While monster stories are all well and good, something that really sets the Fantastic Four apart from the likes of the Avengers and the X-Men is their heavy focus on science-fiction romps.

The weird and wacky experiments of Reed Richards often act as a catalyst for such stories, and today’s comic Solve Everything is no different. Alternate universes, celestials and family matters. This one has it all!

Published by: Marvel
Written by: Jonathan Hickman
Art by: Dale Eaglesham
Year: 2009

Collects: Fantastic Four #570 – 572

PLOT: Years ago, during the Civil War, Reed Richards thought up a list of 100 ways to make the world a better place. 

However, in truth, he had a 101st item on his list: solve everything. 

To this end, he built ‘The Bridge’, a door to other worlds through which he could examine the multiverse. But what happens when a visitor comes through the door with the answers he seeks? What will Reed Richards sacrifice in order to ‘Solve Everything’?

REVIEW: Generally, I quite like Jonathan Hickman, although I probably seem like I waver on that fact in my writing. 

This is in part because Hickman’s works are usually like a grand puzzle. The complete piece is a beautiful picture, and putting it together can be enjoyable. But it can also, at times, be frustrating and incomprehensible. 

Take his Avengers run, which we’ve covered in-depth. There were two parts to it. The main Avengers title and the companion book, New AvengersNew Avengers was where Hickman thrived, writing characters in whom he actually had an interest. The story was captivating, each issue either exciting or informative. Contrast that with the main Avengers book, where he simply seemed to be moving various things into place for his grand finale – Secret Wars, and suddenly he became less impressive. There were fun moments. There were cool moments. But until it really found its stride, a lot of it was a tad dull, overly complex for the sake of being complex and occasionally even forgettable. 

Avengers – the main Avengers title, was not one of Hickman’s strongest works (until Time Runs Out). It was an admirable run, but clearly, his heart is in writing titles about important men with grand ideas. Men like Charles Xavier. Tony Stark. T’Challa. Namor McKenzie. Reed Richards. 

And so, it makes perfect sense that the first story in his Fantastic Four run is so focused on Reed Richards, and the results are… well, they’re fantastic. 

Here, Hickman crafts a story that is emotional, intelligent and huge in scale, while being limited to a mere three issues. He tackles alternate universes and cosmic gods. He takes Reed Richards on a jaunt through reality, as he tells, what is, despite its grand trappings, a very human story.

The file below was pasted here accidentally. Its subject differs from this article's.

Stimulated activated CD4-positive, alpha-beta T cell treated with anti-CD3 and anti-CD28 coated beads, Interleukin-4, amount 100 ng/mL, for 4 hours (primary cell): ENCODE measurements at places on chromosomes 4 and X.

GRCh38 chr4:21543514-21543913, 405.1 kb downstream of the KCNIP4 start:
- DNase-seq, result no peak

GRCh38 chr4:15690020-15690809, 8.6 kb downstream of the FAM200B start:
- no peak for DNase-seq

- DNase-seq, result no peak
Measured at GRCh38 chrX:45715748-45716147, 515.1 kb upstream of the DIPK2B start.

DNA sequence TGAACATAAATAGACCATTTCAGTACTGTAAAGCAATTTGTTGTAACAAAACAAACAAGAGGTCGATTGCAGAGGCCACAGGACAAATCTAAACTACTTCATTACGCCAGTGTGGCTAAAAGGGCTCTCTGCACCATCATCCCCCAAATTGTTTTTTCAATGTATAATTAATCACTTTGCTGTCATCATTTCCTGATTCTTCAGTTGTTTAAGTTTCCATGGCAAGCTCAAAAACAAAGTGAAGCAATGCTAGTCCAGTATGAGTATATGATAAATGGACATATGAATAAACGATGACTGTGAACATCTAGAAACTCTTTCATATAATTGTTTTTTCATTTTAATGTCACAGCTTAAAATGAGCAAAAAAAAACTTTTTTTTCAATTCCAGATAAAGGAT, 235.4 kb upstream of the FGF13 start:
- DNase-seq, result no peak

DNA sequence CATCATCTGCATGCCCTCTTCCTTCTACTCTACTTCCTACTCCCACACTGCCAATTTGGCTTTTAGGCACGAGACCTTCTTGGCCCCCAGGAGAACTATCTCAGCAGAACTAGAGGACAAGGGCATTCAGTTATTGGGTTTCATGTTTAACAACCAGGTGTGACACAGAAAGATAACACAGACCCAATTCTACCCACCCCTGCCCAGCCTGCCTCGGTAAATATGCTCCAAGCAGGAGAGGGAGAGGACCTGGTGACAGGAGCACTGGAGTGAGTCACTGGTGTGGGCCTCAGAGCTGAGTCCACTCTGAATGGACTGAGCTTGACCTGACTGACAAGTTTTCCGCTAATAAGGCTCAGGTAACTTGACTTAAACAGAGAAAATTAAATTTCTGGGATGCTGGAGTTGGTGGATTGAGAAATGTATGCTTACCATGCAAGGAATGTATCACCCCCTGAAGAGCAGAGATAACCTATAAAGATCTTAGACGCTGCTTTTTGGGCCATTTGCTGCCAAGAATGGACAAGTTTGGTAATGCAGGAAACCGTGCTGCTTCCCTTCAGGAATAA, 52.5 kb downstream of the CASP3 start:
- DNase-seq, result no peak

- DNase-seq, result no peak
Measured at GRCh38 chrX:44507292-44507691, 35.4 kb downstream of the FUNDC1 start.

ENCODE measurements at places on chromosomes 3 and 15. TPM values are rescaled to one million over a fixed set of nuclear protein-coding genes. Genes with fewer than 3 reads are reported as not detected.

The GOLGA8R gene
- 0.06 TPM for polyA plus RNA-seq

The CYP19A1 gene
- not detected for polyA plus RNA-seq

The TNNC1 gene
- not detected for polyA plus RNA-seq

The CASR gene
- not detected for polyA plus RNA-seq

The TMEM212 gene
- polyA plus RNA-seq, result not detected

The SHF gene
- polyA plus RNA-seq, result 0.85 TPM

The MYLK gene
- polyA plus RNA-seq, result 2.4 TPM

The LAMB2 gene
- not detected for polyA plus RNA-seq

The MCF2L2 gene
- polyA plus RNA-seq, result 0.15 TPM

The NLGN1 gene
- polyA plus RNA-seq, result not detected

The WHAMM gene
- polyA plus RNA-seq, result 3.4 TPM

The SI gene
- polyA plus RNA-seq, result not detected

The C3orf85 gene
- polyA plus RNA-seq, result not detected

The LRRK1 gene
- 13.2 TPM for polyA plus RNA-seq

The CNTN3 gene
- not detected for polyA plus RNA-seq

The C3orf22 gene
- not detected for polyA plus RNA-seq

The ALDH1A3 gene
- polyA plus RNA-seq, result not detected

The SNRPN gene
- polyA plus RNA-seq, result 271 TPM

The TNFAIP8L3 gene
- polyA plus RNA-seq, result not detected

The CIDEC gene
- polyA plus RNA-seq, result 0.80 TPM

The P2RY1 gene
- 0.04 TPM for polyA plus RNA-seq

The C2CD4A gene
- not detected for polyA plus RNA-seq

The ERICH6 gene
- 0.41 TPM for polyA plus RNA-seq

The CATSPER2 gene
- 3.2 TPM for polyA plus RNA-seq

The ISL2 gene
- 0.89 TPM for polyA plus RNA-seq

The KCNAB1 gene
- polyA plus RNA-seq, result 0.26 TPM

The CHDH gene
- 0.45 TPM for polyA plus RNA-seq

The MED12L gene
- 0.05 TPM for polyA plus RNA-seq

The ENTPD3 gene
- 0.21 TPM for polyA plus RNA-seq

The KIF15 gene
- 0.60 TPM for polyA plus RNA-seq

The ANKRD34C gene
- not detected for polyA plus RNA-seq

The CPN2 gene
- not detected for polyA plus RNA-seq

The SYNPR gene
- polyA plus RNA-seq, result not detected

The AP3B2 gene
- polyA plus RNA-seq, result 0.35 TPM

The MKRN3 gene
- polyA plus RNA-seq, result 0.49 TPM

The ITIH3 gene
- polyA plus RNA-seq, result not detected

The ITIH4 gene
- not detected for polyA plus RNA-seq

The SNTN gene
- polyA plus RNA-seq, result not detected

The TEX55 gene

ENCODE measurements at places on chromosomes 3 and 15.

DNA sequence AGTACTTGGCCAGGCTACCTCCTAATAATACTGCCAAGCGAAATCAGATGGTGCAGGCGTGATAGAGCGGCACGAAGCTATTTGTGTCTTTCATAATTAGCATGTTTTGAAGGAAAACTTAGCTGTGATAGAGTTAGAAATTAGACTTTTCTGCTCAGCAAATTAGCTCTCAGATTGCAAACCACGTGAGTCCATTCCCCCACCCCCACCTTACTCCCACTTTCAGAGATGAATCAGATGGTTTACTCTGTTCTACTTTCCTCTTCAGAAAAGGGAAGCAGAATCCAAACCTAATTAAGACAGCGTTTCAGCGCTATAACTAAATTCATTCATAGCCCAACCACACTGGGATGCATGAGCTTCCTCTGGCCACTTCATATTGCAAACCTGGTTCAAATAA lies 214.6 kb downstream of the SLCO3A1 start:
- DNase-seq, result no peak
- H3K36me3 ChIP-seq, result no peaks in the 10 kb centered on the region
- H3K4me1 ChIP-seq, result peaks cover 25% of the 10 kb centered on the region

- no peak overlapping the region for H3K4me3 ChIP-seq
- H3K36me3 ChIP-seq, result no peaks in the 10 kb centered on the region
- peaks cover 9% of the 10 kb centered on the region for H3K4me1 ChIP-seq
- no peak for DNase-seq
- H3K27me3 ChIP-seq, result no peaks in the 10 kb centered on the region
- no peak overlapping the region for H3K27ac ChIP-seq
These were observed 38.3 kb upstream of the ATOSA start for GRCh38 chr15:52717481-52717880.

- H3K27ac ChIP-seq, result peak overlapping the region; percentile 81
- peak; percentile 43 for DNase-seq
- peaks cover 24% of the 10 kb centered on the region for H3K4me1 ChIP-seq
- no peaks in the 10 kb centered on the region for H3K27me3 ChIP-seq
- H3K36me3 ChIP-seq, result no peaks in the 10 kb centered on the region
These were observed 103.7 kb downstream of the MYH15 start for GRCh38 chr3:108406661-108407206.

Through exploring the various ways Reed Richards, and his fellow Reed Richards from across the multiverse, can save everything and contrasting that with the mundanity of everyday life, Hickman raises questions about whether or not the ‘family’ aspect of Fantastic Four is as important as the science-fiction aspect. He examines why the four heroes have remained such a close-knit bunch for all these years, what makes them tick, what makes them unique and what makes them such a great collection of characters. 

While there may be some things that seem alien to newer readers (specifically if you consider the fact that the actual start of Hickman’s run was in the Dark Reign: Fantastic Four limited series), overall, this is a comic that perfectly captures what the essence of the Fantastic Four can be in a way that none of the movies has been able to pin down. 

It helps that Hickman’s writing is paired with some top-notch art by Dale Eaglesham, who captures the majesty of the huge cosmic proceedings Reed jaunts through and the smaller, more intimate moments with ease. Everything seems so alive and fascinatingly detailed. Hickman and Eaglesham are definitely a winning duo. 

There are other, more ‘fun’ takes on the FF of course, but if you’re looking for something more modern that gives you a deep dive into the Fantastic Four, and holds the potential to open up into quite an extensive catalogue of reading, then Solve Everything is a great place to start. 

All-in-all, I give Fantastic Four: Solve Everything a…

Thanks for reading! What do you think of the Fantastic Four? What kind of stories do you think they’re best suited to? Let me know in the comments below! 

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